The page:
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Offline jamespetts gb

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Way constraints
« on: December 14, 2008, 12:35:09 AM »
One thing that might be rather useful, especially for railways, is to have special constraints as to what sort of vehicle can use what sort of way. Presently, the only constraint is that electric locomotives cannot use non-electrified track. If one had way constraints, one could do so much more.

Here is how I imagine it working: each way type would be able to have any arbitrary set of constraints, and each vehicle would have a matching set of constraints. Normal track would have no constraints. Each constraint could either be prohibitive or permissive. A prohibitive constraint would allow only vehicles with a matching constraint to use the way. Vehicles with a prohibitive constraint could use ways either with or without the matching constraint, but vehicles without the matching constraint would not be able to use that way. A permissive constraint would allow vehicles with a matching constraint to use the way. Vehicles with a permissive constraint could only use ways with a matching constraint, although any vehicle (with or without the permissive constraint) could use ways with that type of constraint.

Some examples might help to illustrate the usefulness of such constraints. A prohibitive constraint could be set up for the very restrictive loading gauge underground railway track of the sort that operates in London (colloquially known as "tube" lines). Tube trains can run either on overground lines or in tube tunnels, but full-sized trains cannot fit into tube tunnels. In the game, just as in reality, tube tunnels would be cheaper to build and maintain than full-sized tunnels (making building an underground railway more economic), but would have vehicles with a lower capacity, power and speed than the full-sized equivalents. A permissive constraint might be used to simulate different types of electrification. For instance, a fourth-rail electrified vehicle can only travel on fourth-rail electrified track. Other vehicles can also travel on fourth-rail electrified track, but fourth-rail electrified vehicles cannot travel on other track. It should then be possible to combine different constraints to produce, for example, tube tunnels with fourth-rail electrified track (then joining fourth-rail electrified track in the open, also used by other trains that cannot fit into tube tunnels).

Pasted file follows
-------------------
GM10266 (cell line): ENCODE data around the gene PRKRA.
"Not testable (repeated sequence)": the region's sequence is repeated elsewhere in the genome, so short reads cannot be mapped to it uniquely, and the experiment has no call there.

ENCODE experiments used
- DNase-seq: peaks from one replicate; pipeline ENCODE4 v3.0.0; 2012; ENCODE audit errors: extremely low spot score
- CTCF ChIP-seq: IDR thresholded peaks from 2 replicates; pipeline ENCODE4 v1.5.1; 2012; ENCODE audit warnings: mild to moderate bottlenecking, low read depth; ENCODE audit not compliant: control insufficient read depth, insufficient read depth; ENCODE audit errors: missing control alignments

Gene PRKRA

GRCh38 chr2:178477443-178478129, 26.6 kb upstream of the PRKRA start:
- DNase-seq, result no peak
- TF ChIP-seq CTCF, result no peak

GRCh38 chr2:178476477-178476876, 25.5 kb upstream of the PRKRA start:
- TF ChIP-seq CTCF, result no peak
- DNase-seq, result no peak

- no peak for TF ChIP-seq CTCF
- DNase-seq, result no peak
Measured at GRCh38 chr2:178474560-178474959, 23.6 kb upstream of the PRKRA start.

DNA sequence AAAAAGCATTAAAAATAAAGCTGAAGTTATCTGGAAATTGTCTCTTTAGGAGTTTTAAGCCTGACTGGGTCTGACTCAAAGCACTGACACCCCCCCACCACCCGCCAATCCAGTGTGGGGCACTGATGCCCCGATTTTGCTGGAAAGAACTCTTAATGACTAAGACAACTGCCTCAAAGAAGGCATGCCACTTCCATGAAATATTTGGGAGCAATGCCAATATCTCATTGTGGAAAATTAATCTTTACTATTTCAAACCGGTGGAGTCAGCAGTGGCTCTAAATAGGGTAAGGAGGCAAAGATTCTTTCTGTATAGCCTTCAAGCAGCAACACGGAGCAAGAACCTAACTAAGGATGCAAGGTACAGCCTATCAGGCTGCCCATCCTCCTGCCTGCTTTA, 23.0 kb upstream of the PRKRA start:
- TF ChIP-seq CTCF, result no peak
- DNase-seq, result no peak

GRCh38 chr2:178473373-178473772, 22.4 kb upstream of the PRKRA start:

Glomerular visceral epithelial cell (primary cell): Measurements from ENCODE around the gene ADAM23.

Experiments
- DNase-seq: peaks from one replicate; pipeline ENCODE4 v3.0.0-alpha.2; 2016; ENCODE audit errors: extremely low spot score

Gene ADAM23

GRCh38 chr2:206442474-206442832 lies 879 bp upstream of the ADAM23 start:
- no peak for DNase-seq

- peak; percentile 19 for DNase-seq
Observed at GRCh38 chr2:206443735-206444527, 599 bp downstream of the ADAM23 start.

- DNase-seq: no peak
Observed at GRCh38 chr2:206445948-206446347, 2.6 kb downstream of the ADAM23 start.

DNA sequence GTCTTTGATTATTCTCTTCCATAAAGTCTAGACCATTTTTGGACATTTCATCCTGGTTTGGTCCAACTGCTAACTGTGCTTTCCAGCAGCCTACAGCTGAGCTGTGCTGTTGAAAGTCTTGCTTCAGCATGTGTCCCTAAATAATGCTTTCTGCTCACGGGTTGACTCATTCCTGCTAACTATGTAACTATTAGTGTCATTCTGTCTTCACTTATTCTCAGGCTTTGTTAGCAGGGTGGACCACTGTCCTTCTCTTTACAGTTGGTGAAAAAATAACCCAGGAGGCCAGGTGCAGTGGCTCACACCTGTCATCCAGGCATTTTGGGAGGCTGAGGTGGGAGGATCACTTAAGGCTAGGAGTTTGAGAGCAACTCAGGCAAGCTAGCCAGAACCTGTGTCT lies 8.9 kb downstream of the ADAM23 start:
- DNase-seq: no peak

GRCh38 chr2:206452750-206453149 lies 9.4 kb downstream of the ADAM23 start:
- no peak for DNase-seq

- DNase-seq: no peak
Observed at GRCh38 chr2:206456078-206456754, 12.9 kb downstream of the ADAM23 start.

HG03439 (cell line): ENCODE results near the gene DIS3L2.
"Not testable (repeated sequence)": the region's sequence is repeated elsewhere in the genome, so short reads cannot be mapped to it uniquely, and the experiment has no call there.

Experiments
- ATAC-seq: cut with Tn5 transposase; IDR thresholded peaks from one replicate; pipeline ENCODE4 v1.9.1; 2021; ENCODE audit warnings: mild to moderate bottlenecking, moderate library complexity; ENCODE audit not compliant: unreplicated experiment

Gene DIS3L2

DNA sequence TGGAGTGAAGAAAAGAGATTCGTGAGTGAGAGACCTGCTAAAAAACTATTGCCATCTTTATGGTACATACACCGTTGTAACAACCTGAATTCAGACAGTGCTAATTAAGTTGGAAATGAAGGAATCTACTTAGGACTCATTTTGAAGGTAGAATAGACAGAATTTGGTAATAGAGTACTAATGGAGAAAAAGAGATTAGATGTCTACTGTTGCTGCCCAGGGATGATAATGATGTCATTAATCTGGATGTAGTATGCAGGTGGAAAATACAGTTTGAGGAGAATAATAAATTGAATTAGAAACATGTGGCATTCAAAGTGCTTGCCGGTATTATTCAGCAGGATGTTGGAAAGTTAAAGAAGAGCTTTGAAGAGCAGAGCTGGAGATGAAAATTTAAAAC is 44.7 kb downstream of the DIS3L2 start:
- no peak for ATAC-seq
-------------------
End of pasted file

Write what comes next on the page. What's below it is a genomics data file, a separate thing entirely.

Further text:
Way constraints have the potential, I think, to make designing transportation networks (especially railway networks) a great deal more interesting and somewhat more challenging, too.

Offline prissi

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Re: Way constraints
« Reply #1 on: December 14, 2008, 10:45:34 AM »
There is a maximum weight entry for all ways, but it is not enforced during routing.

Offline jamespetts gb

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Re: Way constraints
« Reply #2 on: December 14, 2008, 12:11:13 PM »
There is a maximum weight entry for all ways, but it is not enforced during routing.

Interesting.

Offline gauthier

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Re: Way constraints
« Reply #3 on: December 14, 2008, 12:33:24 PM »
It will make the game much more complicated to play and objects to make  :o

Can you make your idea more ... simple ?

I find it interesting but to heavy  :-\